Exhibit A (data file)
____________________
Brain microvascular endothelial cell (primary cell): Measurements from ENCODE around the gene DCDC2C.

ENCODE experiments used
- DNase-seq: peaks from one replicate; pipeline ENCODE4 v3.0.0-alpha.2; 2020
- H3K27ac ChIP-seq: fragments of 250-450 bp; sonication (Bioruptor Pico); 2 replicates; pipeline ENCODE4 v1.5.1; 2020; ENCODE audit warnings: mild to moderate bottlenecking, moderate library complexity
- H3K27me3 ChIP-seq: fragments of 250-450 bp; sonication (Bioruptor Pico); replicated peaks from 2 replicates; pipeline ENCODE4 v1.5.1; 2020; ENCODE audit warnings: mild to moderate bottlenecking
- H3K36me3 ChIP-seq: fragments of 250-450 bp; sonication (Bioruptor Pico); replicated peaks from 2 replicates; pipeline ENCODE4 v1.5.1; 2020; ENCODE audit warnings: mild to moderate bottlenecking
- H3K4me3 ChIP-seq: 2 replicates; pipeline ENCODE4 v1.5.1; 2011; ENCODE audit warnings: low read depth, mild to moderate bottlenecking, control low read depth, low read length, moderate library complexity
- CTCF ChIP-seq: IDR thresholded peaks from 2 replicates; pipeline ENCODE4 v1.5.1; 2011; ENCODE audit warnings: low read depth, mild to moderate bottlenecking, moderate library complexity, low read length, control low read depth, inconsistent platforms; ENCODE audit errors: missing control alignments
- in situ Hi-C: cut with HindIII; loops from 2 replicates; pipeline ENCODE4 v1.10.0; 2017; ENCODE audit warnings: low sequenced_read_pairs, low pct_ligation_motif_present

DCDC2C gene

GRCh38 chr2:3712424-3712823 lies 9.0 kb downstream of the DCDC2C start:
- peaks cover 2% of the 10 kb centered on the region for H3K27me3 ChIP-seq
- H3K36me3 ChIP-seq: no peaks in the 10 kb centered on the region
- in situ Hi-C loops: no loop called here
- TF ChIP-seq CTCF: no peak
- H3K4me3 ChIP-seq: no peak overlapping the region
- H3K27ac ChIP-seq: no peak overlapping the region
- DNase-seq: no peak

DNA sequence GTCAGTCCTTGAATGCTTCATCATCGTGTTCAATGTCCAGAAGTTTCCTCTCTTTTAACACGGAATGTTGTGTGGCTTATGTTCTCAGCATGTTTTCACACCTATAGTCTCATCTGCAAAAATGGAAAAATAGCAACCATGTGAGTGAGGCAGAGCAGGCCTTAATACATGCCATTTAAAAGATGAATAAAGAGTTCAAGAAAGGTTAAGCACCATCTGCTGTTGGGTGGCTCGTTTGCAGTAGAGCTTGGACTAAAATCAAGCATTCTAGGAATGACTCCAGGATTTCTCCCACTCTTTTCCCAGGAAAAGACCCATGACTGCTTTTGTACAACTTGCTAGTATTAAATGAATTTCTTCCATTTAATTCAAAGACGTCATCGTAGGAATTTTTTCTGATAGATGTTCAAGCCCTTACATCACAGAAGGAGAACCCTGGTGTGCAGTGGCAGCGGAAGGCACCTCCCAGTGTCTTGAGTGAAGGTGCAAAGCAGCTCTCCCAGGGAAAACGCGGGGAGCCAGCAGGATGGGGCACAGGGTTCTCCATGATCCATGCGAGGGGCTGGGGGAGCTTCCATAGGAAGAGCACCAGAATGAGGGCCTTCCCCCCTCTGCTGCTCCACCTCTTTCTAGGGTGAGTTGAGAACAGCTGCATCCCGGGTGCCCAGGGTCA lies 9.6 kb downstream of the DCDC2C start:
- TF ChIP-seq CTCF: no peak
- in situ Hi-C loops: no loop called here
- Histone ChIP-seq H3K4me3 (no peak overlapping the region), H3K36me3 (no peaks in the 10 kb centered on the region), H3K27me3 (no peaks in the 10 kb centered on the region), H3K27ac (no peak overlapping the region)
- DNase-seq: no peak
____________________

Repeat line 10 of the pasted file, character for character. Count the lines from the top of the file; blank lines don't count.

DCDC2C gene